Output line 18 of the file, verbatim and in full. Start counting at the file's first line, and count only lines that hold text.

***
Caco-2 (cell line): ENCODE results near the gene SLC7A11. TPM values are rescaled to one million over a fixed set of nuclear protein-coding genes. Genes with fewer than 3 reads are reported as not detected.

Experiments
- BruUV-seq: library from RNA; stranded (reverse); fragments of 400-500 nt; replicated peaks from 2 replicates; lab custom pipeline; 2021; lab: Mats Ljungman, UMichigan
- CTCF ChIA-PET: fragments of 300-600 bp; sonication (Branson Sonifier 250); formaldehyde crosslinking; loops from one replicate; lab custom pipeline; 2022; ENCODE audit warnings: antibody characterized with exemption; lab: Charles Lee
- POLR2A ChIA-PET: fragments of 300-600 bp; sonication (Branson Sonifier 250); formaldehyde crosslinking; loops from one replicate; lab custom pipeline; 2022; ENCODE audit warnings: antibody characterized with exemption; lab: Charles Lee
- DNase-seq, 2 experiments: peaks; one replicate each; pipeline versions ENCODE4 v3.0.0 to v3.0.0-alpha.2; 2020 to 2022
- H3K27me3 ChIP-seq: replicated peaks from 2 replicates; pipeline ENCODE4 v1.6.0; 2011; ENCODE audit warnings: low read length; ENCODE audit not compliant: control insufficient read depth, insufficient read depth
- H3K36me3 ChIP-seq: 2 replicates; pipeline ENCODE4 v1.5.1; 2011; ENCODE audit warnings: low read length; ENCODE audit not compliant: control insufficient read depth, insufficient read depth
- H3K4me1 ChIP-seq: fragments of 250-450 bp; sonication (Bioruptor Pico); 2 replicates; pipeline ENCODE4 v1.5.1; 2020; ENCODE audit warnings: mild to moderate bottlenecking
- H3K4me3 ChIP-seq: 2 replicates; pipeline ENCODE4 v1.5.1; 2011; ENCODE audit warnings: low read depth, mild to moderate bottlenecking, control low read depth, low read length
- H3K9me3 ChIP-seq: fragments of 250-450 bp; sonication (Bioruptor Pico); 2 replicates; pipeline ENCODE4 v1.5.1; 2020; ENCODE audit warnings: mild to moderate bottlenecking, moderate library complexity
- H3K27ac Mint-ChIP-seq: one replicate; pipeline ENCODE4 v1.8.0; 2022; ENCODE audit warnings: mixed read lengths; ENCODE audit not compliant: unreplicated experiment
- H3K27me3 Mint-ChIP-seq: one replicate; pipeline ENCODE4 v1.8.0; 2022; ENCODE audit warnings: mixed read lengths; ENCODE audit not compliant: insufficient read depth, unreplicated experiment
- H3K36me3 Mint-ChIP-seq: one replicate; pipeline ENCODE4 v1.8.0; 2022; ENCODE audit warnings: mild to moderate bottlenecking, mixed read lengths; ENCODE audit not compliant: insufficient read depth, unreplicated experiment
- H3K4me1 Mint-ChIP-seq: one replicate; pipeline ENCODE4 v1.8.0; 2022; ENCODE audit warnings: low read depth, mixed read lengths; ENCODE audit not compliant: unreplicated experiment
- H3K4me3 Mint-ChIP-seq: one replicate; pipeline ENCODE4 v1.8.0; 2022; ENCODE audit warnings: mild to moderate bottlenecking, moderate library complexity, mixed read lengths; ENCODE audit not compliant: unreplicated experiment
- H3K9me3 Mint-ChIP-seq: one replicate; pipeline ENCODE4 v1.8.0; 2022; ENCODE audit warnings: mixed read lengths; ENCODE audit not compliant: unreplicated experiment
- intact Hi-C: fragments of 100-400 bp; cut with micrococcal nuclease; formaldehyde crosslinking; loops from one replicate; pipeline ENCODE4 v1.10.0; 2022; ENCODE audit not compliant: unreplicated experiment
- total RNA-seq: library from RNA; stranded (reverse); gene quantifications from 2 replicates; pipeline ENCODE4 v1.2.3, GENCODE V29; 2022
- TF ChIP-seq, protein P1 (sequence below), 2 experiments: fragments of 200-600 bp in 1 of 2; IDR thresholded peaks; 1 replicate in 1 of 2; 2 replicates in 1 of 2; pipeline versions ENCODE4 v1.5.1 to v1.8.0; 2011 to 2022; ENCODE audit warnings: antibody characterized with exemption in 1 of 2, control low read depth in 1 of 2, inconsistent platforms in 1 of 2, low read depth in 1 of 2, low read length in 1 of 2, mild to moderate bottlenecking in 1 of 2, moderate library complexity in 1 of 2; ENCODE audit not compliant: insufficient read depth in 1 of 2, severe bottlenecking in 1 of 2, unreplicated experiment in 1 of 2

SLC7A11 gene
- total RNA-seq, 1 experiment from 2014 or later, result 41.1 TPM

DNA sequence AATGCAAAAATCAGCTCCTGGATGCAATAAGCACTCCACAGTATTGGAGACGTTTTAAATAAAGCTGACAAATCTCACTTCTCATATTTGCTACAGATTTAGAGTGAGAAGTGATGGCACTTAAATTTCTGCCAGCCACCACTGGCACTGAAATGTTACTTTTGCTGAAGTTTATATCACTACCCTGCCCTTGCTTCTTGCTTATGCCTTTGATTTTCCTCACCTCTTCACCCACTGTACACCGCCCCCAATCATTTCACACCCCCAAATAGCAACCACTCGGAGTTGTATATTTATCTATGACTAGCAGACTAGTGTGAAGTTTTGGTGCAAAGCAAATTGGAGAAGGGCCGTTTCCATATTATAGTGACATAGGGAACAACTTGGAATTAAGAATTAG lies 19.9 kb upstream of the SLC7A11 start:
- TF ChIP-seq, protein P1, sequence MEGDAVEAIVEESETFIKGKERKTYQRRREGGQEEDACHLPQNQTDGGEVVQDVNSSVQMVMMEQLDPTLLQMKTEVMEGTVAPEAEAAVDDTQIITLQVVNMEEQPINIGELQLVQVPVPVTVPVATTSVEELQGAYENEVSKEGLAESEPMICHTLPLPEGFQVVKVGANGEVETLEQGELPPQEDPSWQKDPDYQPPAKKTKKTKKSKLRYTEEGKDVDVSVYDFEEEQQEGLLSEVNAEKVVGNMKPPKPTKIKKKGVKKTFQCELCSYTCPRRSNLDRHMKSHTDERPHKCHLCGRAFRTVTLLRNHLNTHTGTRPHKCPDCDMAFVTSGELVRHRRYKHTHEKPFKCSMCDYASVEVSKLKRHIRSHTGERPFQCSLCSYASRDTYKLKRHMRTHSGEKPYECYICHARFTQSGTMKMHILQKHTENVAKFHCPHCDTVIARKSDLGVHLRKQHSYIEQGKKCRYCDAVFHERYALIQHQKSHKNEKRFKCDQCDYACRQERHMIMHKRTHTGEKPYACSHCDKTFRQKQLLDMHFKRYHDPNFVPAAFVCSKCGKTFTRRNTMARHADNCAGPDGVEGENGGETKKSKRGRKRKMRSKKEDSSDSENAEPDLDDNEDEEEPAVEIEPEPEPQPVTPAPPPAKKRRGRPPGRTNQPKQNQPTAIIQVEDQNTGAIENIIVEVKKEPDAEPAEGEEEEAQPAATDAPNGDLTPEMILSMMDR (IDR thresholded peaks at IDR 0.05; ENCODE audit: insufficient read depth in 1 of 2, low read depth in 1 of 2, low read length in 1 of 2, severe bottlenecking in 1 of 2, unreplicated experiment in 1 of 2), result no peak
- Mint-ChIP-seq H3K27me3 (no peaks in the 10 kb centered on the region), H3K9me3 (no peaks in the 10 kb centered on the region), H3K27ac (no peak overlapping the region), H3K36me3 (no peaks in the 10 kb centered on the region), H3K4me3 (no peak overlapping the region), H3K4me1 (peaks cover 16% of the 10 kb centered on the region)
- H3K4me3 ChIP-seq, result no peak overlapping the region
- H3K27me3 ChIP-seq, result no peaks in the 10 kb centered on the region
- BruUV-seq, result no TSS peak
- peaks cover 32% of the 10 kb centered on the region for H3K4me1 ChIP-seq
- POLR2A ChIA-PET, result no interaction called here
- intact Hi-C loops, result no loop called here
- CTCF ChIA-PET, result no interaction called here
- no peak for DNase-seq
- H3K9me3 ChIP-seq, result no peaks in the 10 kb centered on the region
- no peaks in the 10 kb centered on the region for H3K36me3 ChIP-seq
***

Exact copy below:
- intact Hi-C: fragments of 100-400 bp; cut with micrococcal nuclease; formaldehyde crosslinking; loops from one replicate; pipeline ENCODE4 v1.10.0; 2022; ENCODE audit not compliant: unreplicated experiment